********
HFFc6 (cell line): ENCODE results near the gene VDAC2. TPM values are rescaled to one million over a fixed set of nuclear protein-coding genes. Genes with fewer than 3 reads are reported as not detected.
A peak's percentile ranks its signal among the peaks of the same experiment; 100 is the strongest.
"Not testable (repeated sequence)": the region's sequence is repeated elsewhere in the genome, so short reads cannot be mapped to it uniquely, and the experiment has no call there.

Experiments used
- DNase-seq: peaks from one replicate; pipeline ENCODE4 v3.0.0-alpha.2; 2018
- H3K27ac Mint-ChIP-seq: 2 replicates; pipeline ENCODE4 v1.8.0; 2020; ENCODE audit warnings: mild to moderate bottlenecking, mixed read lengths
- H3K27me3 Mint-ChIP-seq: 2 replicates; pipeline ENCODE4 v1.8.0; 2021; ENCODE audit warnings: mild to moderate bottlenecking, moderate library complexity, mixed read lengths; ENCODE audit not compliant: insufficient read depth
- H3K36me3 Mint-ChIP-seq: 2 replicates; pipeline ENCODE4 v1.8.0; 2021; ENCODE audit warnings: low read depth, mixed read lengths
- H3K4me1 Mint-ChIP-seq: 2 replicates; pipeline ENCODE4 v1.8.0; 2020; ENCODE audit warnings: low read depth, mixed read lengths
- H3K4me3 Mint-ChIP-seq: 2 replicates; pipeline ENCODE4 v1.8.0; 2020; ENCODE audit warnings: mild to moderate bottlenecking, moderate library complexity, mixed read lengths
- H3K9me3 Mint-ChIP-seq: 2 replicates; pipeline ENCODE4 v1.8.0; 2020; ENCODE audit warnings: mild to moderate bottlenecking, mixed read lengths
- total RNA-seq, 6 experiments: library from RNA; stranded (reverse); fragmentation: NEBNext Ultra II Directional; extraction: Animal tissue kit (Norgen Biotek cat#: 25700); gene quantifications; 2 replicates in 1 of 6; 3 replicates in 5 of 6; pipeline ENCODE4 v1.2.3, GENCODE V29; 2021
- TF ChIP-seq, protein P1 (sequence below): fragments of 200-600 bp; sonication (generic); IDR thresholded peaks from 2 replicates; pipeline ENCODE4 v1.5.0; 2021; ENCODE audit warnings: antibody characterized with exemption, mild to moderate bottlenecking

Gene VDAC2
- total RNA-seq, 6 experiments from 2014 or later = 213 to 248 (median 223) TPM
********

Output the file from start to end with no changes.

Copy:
HFFc6 (cell line): ENCODE results near the gene VDAC2. TPM values are rescaled to one million over a fixed set of nuclear protein-coding genes. Genes with fewer than 3 reads are reported as not detected.
A peak's percentile ranks its signal among the peaks of the same experiment; 100 is the strongest.
"Not testable (repeated sequence)": the region's sequence is repeated elsewhere in the genome, so short reads cannot be mapped to it uniquely, and the experiment has no call there.

Experiments used
- DNase-seq: peaks from one replicate; pipeline ENCODE4 v3.0.0-alpha.2; 2018
- H3K27ac Mint-ChIP-seq: 2 replicates; pipeline ENCODE4 v1.8.0; 2020; ENCODE audit warnings: mild to moderate bottlenecking, mixed read lengths
- H3K27me3 Mint-ChIP-seq: 2 replicates; pipeline ENCODE4 v1.8.0; 2021; ENCODE audit warnings: mild to moderate bottlenecking, moderate library complexity, mixed read lengths; ENCODE audit not compliant: insufficient read depth
- H3K36me3 Mint-ChIP-seq: 2 replicates; pipeline ENCODE4 v1.8.0; 2021; ENCODE audit warnings: low read depth, mixed read lengths
- H3K4me1 Mint-ChIP-seq: 2 replicates; pipeline ENCODE4 v1.8.0; 2020; ENCODE audit warnings: low read depth, mixed read lengths
- H3K4me3 Mint-ChIP-seq: 2 replicates; pipeline ENCODE4 v1.8.0; 2020; ENCODE audit warnings: mild to moderate bottlenecking, moderate library complexity, mixed read lengths
- H3K9me3 Mint-ChIP-seq: 2 replicates; pipeline ENCODE4 v1.8.0; 2020; ENCODE audit warnings: mild to moderate bottlenecking, mixed read lengths
- total RNA-seq, 6 experiments: library from RNA; stranded (reverse); fragmentation: NEBNext Ultra II Directional; extraction: Animal tissue kit (Norgen Biotek cat#: 25700); gene quantifications; 2 replicates in 1 of 6; 3 replicates in 5 of 6; pipeline ENCODE4 v1.2.3, GENCODE V29; 2021
- TF ChIP-seq, protein P1 (sequence below): fragments of 200-600 bp; sonication (generic); IDR thresholded peaks from 2 replicates; pipeline ENCODE4 v1.5.0; 2021; ENCODE audit warnings: antibody characterized with exemption, mild to moderate bottlenecking

Gene VDAC2
- total RNA-seq, 6 experiments from 2014 or later = 213 to 248 (median 223) TPM